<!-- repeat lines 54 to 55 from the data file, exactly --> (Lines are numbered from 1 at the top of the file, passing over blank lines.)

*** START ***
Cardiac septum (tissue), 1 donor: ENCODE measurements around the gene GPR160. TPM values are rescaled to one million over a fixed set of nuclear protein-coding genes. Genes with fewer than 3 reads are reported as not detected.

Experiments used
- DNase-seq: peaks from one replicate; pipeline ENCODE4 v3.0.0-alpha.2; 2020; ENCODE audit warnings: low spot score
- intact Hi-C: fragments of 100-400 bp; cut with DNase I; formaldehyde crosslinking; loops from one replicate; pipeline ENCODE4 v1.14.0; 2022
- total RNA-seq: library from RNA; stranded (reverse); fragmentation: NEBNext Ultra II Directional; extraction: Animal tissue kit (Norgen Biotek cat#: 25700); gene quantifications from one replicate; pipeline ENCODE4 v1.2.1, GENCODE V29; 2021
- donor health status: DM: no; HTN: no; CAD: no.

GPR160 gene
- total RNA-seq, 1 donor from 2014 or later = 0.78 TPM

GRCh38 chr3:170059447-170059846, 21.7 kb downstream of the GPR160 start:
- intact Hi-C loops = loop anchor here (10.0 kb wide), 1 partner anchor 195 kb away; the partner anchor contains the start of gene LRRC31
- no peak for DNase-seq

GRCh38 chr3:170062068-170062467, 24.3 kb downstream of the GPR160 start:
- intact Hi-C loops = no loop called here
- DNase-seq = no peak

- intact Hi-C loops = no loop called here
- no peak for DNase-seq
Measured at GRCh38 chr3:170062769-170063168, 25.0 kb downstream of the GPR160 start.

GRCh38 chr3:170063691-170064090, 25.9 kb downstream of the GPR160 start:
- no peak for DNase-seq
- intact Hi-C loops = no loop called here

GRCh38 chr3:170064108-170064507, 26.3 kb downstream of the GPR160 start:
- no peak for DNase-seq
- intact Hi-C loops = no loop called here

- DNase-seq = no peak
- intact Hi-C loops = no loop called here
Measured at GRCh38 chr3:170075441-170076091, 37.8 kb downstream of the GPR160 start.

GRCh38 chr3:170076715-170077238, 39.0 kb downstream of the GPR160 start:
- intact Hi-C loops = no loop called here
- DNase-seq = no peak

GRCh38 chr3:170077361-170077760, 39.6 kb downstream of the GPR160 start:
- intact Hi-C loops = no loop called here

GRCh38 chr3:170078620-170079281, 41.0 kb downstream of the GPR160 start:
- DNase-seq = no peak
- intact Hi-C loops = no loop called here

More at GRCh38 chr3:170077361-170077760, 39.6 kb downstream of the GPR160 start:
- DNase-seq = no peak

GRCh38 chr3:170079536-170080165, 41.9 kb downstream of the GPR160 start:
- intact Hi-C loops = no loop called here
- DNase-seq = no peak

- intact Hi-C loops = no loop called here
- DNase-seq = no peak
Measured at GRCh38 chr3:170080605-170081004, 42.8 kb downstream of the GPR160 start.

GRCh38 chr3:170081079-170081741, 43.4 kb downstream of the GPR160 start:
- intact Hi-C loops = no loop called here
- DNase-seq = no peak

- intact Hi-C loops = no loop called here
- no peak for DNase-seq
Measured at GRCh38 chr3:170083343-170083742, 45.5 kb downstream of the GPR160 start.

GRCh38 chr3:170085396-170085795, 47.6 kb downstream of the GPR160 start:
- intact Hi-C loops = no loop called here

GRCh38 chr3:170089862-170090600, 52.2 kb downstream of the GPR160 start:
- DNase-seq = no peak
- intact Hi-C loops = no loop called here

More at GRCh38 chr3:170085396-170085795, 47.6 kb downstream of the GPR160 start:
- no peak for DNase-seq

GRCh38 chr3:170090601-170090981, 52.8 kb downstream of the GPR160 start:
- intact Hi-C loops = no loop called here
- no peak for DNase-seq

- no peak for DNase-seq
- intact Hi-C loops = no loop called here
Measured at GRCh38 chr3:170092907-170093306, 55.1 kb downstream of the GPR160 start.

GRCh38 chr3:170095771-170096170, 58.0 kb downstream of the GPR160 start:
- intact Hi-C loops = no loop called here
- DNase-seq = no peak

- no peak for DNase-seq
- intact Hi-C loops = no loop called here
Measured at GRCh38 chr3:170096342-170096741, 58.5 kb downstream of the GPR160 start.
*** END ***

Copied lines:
More at GRCh38 chr3:170085396-170085795, 47.6 kb downstream of the GPR160 start:
- no peak for DNase-seq